Knowledge of the structure and content of the English language including the meaning and spelling of words, rules of composition, and grammar.
Education and Training
Knowledge of principles and methods for curriculum and training design, teaching and instruction for individuals and groups, and the measurement of training effects.
Sociology and Anthropology
Knowledge of group behavior and dynamics, societal trends and influences, human migrations, ethnicity, cultures and their history and origins.
Knowledge of plant and animal organisms, their tissues, cells, functions, interdependencies, and interactions with each other and the environment.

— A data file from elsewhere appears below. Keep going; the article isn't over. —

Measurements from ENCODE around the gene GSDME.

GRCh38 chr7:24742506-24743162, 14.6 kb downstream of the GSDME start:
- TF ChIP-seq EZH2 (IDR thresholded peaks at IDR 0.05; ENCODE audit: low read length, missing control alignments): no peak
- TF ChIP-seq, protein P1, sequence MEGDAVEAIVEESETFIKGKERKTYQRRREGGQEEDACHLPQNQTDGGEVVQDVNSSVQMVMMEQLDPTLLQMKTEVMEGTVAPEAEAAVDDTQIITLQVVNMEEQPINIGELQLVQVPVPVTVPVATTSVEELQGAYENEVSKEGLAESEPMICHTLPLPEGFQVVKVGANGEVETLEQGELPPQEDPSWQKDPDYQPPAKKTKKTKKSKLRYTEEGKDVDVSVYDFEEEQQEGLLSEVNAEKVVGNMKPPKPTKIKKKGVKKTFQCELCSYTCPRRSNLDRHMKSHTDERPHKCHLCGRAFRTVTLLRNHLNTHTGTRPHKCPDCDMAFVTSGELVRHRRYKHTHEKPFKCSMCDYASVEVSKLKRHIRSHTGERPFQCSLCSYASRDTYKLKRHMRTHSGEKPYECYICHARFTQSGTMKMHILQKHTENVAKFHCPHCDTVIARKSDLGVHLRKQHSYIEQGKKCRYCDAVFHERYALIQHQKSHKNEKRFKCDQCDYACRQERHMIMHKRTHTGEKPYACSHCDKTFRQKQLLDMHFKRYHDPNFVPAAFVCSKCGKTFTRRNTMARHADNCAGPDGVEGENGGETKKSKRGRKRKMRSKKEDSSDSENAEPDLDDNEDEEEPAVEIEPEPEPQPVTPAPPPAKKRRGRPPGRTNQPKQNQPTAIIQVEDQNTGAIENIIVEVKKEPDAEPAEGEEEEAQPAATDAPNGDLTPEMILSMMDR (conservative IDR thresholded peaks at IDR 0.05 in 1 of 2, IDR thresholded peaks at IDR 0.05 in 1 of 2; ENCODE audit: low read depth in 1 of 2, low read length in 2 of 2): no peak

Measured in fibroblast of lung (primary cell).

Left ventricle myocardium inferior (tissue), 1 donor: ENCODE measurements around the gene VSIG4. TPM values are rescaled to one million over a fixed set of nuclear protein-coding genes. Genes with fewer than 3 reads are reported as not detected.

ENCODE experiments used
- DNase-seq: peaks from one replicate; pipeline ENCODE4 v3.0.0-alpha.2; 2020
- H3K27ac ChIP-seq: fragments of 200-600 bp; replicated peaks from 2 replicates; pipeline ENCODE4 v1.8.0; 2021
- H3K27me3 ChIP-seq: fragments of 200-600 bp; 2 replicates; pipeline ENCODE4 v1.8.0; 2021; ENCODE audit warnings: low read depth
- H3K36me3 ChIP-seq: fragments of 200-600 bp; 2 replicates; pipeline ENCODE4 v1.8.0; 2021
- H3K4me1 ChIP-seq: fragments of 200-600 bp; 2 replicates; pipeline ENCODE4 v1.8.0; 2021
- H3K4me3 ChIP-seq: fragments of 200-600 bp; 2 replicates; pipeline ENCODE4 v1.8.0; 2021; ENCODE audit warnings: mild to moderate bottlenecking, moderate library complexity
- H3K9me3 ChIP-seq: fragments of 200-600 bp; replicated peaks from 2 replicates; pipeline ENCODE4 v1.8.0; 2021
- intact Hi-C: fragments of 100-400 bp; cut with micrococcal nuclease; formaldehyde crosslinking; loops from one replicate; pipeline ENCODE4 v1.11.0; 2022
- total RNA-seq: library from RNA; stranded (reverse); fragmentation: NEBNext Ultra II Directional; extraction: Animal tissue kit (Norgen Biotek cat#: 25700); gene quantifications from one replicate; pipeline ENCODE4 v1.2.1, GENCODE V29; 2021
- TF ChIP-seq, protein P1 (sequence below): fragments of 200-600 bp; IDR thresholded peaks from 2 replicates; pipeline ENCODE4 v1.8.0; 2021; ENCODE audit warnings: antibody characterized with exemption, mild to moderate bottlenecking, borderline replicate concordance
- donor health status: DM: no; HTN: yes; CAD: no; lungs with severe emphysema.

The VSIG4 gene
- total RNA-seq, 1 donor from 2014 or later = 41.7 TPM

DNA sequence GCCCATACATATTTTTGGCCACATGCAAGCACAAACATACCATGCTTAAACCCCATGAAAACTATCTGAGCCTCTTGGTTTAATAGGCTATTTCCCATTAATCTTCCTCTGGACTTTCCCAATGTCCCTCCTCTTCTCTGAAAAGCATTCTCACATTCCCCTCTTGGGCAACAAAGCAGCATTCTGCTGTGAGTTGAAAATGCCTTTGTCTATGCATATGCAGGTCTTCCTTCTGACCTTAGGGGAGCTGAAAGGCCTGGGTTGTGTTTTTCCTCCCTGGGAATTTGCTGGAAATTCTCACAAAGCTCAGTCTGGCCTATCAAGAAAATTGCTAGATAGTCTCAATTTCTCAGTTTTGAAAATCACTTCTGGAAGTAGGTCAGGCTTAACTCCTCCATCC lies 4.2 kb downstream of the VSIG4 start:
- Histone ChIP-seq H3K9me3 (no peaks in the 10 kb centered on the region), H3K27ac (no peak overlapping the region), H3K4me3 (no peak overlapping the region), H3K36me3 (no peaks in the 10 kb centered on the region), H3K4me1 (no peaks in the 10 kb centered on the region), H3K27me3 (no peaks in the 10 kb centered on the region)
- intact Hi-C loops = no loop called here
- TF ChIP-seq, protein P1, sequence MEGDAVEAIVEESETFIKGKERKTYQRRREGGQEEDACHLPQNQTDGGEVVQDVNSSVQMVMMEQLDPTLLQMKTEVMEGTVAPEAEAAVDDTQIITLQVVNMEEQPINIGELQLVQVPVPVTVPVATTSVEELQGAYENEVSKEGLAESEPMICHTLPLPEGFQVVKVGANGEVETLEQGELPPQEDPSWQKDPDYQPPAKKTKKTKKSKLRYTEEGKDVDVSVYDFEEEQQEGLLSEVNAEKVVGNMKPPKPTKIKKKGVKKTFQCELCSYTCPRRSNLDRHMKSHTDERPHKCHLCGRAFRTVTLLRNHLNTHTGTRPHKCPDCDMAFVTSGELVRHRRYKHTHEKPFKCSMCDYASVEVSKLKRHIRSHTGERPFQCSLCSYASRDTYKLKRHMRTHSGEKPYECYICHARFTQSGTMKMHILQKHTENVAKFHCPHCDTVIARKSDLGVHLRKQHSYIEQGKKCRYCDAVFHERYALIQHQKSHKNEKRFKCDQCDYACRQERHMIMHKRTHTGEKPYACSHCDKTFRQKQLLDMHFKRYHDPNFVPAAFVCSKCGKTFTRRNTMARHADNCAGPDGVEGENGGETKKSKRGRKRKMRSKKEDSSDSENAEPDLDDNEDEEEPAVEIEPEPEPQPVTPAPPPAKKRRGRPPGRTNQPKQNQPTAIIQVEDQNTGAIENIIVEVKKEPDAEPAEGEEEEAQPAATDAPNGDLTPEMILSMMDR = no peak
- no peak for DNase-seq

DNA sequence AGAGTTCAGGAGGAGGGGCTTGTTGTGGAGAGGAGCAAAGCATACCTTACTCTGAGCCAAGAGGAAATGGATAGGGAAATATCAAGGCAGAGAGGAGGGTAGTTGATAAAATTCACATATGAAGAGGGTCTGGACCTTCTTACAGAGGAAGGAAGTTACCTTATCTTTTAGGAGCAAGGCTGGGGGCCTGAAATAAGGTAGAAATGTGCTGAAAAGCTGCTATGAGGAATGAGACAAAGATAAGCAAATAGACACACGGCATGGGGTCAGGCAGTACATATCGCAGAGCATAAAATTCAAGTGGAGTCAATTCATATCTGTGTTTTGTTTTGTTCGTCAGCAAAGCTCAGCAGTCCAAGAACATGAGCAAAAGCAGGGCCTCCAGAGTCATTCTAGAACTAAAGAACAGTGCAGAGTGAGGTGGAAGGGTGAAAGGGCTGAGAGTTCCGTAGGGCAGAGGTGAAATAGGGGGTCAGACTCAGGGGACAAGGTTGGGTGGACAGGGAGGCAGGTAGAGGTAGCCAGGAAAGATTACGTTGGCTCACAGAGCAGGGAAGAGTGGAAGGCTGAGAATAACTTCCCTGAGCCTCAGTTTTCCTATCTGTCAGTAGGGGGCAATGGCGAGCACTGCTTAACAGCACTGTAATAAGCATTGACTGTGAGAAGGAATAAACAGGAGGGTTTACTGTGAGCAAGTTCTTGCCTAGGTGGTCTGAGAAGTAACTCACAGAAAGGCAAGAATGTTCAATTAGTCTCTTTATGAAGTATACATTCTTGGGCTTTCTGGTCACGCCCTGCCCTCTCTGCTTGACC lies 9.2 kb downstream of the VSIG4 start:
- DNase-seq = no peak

Understanding written sentences and paragraphs in work related documents.
Using logic and reasoning to identify the strengths and weaknesses of alternative solutions, conclusions or approaches to problems.
Understanding the implications of new information for both current and future problem-solving and decision-making.
Communicating effectively in writing as appropriate for the needs of the audience.
Using scientific rules and methods to solve problems.
Judgment and Decision Making
Considering the relative costs and benefits of potential actions to choose the most appropriate one.
Giving full attention to what other people are saying, taking time to understand the points being made, asking questions as appropriate, and not interrupting at inappropriate times.
Talking to others to convey information effectively.
The ability to combine pieces of information to form general rules or conclusions (includes finding a relationship among seemingly unrelated events).